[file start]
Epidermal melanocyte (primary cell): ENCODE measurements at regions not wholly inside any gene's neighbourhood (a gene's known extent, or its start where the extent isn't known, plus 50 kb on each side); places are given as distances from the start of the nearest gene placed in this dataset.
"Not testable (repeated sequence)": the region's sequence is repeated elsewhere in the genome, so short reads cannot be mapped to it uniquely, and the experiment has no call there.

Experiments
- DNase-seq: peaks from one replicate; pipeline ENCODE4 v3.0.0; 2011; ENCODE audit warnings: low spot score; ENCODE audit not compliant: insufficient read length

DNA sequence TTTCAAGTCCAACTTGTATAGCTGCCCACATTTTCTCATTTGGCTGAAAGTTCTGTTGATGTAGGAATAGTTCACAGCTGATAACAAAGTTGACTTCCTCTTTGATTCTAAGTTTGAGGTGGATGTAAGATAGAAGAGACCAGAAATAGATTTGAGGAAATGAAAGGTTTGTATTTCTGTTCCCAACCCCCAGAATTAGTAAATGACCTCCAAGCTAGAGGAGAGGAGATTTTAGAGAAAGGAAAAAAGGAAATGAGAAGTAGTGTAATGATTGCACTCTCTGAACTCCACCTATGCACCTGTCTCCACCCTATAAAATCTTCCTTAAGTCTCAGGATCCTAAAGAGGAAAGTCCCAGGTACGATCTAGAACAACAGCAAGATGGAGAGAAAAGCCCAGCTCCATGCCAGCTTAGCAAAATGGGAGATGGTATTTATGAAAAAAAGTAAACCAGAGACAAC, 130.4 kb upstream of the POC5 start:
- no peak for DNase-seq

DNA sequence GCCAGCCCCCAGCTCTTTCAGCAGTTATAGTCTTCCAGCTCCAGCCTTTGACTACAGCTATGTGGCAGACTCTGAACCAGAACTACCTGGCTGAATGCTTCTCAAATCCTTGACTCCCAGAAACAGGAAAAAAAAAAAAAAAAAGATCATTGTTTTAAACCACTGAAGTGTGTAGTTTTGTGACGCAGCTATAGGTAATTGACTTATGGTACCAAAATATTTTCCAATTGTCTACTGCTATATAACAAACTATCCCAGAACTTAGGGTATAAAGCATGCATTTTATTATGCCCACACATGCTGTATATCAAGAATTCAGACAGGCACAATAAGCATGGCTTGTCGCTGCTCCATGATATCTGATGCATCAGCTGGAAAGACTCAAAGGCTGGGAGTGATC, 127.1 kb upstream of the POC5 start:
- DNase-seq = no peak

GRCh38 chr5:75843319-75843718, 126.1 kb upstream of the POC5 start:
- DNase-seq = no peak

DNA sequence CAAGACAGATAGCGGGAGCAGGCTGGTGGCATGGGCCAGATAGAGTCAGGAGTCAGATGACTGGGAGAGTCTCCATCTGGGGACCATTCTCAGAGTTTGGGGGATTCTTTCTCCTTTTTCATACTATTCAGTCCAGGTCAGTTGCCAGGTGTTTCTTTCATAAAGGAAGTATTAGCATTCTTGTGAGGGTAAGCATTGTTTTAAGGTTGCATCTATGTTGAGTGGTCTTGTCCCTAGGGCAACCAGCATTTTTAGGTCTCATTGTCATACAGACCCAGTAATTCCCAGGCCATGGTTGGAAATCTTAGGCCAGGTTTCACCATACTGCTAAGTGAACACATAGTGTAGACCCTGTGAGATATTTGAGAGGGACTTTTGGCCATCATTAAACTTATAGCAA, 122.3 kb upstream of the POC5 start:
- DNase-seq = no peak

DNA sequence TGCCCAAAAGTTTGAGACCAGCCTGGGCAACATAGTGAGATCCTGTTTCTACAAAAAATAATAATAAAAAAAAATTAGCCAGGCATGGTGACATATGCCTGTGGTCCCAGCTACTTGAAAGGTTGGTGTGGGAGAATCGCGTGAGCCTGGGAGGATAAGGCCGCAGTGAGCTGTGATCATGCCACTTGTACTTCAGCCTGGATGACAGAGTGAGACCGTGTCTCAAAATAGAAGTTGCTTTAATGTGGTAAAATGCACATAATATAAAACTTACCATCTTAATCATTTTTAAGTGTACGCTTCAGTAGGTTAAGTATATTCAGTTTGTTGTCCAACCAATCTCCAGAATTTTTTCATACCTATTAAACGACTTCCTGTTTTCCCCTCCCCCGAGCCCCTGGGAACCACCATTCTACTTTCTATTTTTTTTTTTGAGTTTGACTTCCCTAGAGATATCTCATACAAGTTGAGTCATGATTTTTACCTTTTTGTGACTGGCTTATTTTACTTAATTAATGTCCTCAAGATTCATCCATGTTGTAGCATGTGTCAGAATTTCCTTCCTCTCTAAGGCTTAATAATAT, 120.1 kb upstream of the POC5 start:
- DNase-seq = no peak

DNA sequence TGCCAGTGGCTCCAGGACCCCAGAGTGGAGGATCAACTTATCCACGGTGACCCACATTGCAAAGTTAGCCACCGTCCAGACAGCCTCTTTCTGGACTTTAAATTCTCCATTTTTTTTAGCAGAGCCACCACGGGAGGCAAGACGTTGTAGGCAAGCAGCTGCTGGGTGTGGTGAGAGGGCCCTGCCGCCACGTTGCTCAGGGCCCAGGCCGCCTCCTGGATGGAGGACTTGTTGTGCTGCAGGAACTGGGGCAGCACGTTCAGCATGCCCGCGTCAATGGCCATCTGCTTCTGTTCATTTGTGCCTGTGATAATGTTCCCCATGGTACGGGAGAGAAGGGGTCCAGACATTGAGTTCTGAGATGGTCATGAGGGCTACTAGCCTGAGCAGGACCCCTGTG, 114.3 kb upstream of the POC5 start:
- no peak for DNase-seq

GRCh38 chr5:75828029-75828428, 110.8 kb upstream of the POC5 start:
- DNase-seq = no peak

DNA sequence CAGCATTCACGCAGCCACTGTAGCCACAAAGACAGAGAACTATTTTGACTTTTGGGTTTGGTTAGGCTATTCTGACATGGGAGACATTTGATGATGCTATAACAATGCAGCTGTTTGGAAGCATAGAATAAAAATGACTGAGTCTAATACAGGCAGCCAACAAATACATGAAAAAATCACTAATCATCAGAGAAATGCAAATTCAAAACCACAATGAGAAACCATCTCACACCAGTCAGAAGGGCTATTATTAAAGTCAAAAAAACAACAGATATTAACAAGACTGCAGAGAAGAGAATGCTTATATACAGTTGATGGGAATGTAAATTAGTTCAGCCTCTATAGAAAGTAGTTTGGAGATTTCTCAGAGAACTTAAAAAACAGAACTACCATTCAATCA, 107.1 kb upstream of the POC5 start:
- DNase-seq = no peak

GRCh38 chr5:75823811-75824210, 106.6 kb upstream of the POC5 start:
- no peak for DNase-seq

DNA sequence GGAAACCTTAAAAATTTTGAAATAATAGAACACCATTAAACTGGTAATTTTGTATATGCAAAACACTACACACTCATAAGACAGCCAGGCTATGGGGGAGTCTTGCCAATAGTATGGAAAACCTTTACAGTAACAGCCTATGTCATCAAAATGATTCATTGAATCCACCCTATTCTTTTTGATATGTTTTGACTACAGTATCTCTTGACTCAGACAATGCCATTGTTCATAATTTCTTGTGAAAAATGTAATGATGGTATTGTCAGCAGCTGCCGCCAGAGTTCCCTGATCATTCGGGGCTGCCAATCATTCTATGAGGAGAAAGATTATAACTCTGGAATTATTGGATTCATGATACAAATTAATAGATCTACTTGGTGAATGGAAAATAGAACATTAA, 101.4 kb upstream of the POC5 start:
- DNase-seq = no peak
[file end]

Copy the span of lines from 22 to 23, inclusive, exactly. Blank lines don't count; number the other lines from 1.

- no peak for DNase-seq

DNA sequence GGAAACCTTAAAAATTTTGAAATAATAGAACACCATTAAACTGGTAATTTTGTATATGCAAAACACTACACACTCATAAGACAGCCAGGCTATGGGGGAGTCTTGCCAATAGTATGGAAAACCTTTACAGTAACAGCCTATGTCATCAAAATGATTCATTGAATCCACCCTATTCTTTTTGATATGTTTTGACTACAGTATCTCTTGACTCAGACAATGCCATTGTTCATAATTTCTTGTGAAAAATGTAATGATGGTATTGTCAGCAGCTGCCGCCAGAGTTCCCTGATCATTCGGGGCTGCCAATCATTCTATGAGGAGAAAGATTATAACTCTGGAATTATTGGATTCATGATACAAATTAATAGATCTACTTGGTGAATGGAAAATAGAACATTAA, 101.4 kb upstream of the POC5 start: